If you found yourself sweating a little more than usual last year, you weren’t alone, and the warmth may continue through 2017.
It’s official: 2016 was the warmest year in the Sarasota-Bradenton area, a report released by the National Weather Service shows. But just barely.
75.3 The average temperature for the year in Bradenton-Sarasota
The average temperature for the year came in at 75.3 degrees, one-tenth of a degree higher than 2015’s average, according to report author and National Weather Service meteorologist Paul Close.
The record-setting temperature is also 2.4 degrees higher than the normal average temperature. July and September 2016 logged their own records of warmest average temperatures of 85.4 and 83.9 degrees respectively, according to the National Weather Service report.
State of Florida climatologist David Zierden credited the warm weather to the influence of a strong El Niño in January 2016 and a very extended warm summer.
“It’s very interesting because it wasn’t one hot spell, but continuous,” Zierden said, noting there were not many daily high temperature records broken, just consistent warm days.
He also noted that there were higher temperatures overnight than normal.
The report also confirmed it was one of the top 10 warmest years for the west and southwest parts of Florida. It may be close to the warmest year for the state, though the official numbers may not be released in the next week or two, Close said.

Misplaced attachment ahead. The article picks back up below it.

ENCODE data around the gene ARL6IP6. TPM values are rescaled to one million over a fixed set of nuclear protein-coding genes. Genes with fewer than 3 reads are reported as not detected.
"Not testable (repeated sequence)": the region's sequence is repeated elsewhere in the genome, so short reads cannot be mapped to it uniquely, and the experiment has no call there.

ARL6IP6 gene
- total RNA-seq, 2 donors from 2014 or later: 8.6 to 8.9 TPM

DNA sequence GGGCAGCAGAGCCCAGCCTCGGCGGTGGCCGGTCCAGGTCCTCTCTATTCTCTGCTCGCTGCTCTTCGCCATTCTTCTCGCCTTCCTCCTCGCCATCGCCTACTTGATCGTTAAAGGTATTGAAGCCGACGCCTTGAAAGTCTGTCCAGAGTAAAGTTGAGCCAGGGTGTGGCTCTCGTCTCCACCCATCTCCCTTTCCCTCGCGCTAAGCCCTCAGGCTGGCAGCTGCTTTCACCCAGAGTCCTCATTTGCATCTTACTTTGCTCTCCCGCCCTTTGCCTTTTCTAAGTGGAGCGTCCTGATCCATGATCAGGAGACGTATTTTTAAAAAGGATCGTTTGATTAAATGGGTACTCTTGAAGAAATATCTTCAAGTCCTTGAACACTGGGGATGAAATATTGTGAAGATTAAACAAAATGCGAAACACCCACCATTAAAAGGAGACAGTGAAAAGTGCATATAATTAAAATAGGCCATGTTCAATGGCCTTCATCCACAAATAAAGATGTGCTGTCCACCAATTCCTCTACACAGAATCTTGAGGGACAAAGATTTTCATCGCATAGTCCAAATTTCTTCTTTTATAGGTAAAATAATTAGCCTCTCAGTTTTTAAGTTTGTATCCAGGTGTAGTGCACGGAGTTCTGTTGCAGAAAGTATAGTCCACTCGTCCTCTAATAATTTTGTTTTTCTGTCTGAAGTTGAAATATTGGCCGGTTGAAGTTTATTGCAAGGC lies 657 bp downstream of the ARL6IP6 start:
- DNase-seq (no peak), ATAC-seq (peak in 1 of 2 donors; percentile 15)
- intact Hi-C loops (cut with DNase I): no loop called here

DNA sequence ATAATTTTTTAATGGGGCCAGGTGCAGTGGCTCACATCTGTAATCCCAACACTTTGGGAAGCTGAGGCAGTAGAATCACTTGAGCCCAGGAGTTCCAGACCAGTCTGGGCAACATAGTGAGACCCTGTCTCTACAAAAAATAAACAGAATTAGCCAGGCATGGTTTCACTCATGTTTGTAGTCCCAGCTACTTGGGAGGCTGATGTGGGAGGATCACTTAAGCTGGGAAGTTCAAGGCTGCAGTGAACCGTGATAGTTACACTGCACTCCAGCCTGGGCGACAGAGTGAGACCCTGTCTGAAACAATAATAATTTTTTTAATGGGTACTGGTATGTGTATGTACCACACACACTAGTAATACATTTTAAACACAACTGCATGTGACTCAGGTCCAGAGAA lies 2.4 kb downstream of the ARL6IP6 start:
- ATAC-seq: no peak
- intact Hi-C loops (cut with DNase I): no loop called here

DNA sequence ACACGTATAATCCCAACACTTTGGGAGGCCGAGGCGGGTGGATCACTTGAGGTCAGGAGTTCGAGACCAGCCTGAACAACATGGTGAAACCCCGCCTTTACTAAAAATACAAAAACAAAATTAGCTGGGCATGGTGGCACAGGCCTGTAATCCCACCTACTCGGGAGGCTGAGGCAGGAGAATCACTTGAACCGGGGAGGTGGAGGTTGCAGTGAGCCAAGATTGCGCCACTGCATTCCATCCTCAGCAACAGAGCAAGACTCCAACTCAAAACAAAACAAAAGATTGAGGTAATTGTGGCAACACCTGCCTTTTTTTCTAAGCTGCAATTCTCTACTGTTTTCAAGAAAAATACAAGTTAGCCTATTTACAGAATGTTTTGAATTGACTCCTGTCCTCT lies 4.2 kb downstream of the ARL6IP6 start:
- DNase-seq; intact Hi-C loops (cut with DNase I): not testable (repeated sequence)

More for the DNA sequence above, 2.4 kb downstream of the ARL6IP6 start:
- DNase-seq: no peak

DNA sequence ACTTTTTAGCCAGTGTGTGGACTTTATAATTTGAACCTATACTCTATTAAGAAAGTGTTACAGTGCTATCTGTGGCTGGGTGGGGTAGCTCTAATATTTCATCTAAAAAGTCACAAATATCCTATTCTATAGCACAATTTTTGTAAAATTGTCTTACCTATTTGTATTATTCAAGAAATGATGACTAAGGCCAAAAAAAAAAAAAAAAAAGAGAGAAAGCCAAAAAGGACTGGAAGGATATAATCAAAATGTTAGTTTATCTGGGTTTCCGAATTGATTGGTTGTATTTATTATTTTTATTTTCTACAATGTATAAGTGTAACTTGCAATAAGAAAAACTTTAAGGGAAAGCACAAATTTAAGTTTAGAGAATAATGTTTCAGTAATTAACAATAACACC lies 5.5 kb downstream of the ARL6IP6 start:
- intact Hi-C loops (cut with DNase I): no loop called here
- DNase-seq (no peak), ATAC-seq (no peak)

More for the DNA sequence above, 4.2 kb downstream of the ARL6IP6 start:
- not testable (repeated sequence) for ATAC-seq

4 Number of inches less rainfall in Bradenton-Sarasota than the annual normal average of 53.01 inches
As for rainfall, Sarasota-Bradenton saw nearly 4 inches less than the annual normal average of 53.01 inches. In 2016, the average rainfall tallied 49.11 inches, according to the report.
Aug. 31 saw the greatest amount of rainfall at 7.76 inches. The month of November was the fourth driest month in history with just 0.02 inch of rain.
What the future holds is a bit murky. Close and Zierden said it’s difficult to predict weather too far out as it tends to fluctuate, but 2017 may also see warmer than normal temperatures.
“In the near term, I think the warmth will continue,” Zierden said, but added there are “just no good indicators” after a couple of months how the weather will turn.
But the weak La Niña working its way through the area is “really falling apart right now,” Zierden said.
For Zierden, two consecutive warm years don’t indicate a long-term warming pattern, but it does raise some worries for the climate.
“It will be interesting to see how it plays out,” Zierden said.
1976The coolest year on record for the area
Florida is largely behind the rest of the world in warming trends, Zierden pointed out, but Florida hasn’t seen the end of cold winters.
He recalled the winter of 2010 when there was a two- to three-week period where the night temperatures dipped below freezing.
The coolest year on record for the area remains 1976, when temperatures averaged 70.4 degrees. Records for the area began in January 1911.